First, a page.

MATERIALS AND METHODS
A reference strain of Acholeplasma laidlawii PG8 obtained from the N.F. Gamalei Research Institute of Epidemiology and Microbiology was used in this study. Mycoplasma cells were cultivated for 2 days at 37 0C on the Edward’s medium to obtain unadapted to UGC culture. To obtain the mycoplasma culture adapted to UGC, glucose and yeast extract were eliminated from this impoverished medium; microorganisms were cultivated for 480 days with substrate deficiency 1. To detect titer of colony-forming units, the semi-fluid and solid-state variants of Edward’s medium with addition of 0.5% and 1.2% agarose were used. Two-dimensional protein electrophoresis, extraction, purification and electrophoretic separation as well as PCR analysis of DNA using specific AL16LF and A23LR primers for amplification of nucleotide sequences of A. laidlawii PG8 rRNA operons were performed as was described 2.
Phytopathogenicity of the adapted cultures and the unadapted one to UGC was investigated on enfleshed stalk of vinca Vinca minor L., a specific indicator of phytomycoplasmosis 6. Control and experimental groups consisted of 20 plants with the same size and age of rooting. Infecting plants in the experimental group was performed by Klement method 4 by injecting 1 µl culture adapted adapted in vitro to UGC A. laidlawii PG8 and unadapted one (stationary phase culture grown on the Edward’s full medium), respectively. In control group, plants were injected with 1 μl of sterile nutrient medium. Control and experimental plants were monitored during 6-8 weeks, a time necessary for manifestation of phytomycoplasmosis. The observed alterations were classified into types characteristic for mycoplasma plant infections 6: a delay of bine growth, chlorosis, necrosis, leaves marcescence and abnormalities in bine development.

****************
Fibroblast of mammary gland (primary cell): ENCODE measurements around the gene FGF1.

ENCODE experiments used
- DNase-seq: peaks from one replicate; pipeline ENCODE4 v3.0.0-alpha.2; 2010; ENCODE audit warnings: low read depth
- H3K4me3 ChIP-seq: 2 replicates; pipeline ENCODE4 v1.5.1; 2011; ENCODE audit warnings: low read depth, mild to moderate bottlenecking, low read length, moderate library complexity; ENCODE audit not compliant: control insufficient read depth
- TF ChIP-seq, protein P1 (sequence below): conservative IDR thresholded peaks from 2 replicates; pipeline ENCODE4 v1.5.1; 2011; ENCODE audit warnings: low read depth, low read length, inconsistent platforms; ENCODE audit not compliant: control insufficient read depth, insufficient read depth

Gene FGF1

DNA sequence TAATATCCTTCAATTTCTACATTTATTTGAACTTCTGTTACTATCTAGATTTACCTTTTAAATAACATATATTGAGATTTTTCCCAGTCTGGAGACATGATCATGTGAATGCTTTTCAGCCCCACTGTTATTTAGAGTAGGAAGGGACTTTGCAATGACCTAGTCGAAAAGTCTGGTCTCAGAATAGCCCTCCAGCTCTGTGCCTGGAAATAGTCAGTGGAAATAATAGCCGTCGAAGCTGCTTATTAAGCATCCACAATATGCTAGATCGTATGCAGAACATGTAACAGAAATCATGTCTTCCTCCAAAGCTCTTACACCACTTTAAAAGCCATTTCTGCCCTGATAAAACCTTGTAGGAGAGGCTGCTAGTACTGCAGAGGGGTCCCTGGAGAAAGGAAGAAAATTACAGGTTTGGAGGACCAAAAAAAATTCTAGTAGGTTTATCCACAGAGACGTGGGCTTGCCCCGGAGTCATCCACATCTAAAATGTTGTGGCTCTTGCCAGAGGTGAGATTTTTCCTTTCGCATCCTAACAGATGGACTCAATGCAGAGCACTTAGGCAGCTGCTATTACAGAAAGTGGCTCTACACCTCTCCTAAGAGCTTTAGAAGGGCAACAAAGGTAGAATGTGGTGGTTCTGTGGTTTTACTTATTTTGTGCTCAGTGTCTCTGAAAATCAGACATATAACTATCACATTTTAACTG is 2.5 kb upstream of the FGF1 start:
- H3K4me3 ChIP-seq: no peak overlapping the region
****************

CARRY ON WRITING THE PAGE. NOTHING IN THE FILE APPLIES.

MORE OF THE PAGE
The electron-microscopic analysis of the in vitro cultivation of mycoplasma cells was performed with the use of Hitachi-110 transmissible device (Hitachi, Japan). Ultra thin slices were obtained using LKB-III microtome (Sweden). The material under study was fixed with glutaric aldehyde (2.5%) prepared on the 0.1M phosphate buffer (pH 7.2) during 12 h. Then, the material was exsiccated using acetone and stored in 0,1% OsO4 with addition of 34 mg/ml of saccharose.
Statistical data processing was carried out using the standard mathematical methods (calculation of standard deviation, comparison of means by paired Student t-test) by means of Origin 6.0. A probability level of P<0.05 was considered significant to indicate differences between control and experimental groups 7.
As a result of cultivation of A. laidlawii PG8 cells on the deficient medium during 480 days, the mycoplasma culture adapted to UGC was obtained. The culture consisted of cells with sizes less than 0.2 μm and features of A. laidlawii PG8 UMF nanocells (Fig 1). On the solid medium, the UMF formed specific microcolonies in size from 50 to 300 μm rather than the typical mycoplasma ones, “fried eggs”. The UMF were able to revert into original vegetative forms of A. laidlawii PG8 cells when passaging them on the full Edward’s medium, showed evident viability and resistance to stress factors.
Figure 1. Transmission micrographics of A. laidlawii PG8 cells.
Cultures were grown on the Edward’s medium during 2 days (A)
and on the impoverished medium during 480 days (B).
Infecting plants V. minor L. by A. laidlawii PG8 culture adapted in vitro to UGC resulted in the appearance of chloroses in 75%, necrosis – 50%, leaves marcescence – 50% and abnormalities of bine development in 30% of plants through 12 days after injecting 105 CFU into plant tissues, while infecting plants by A. laidlawii PG8 culture unadapted to UGC led to respective signs in 40%, 25%, 25% and 0% of samples, respectively, through 30 days after injecting 107 CFU into plant tissues (Table 1).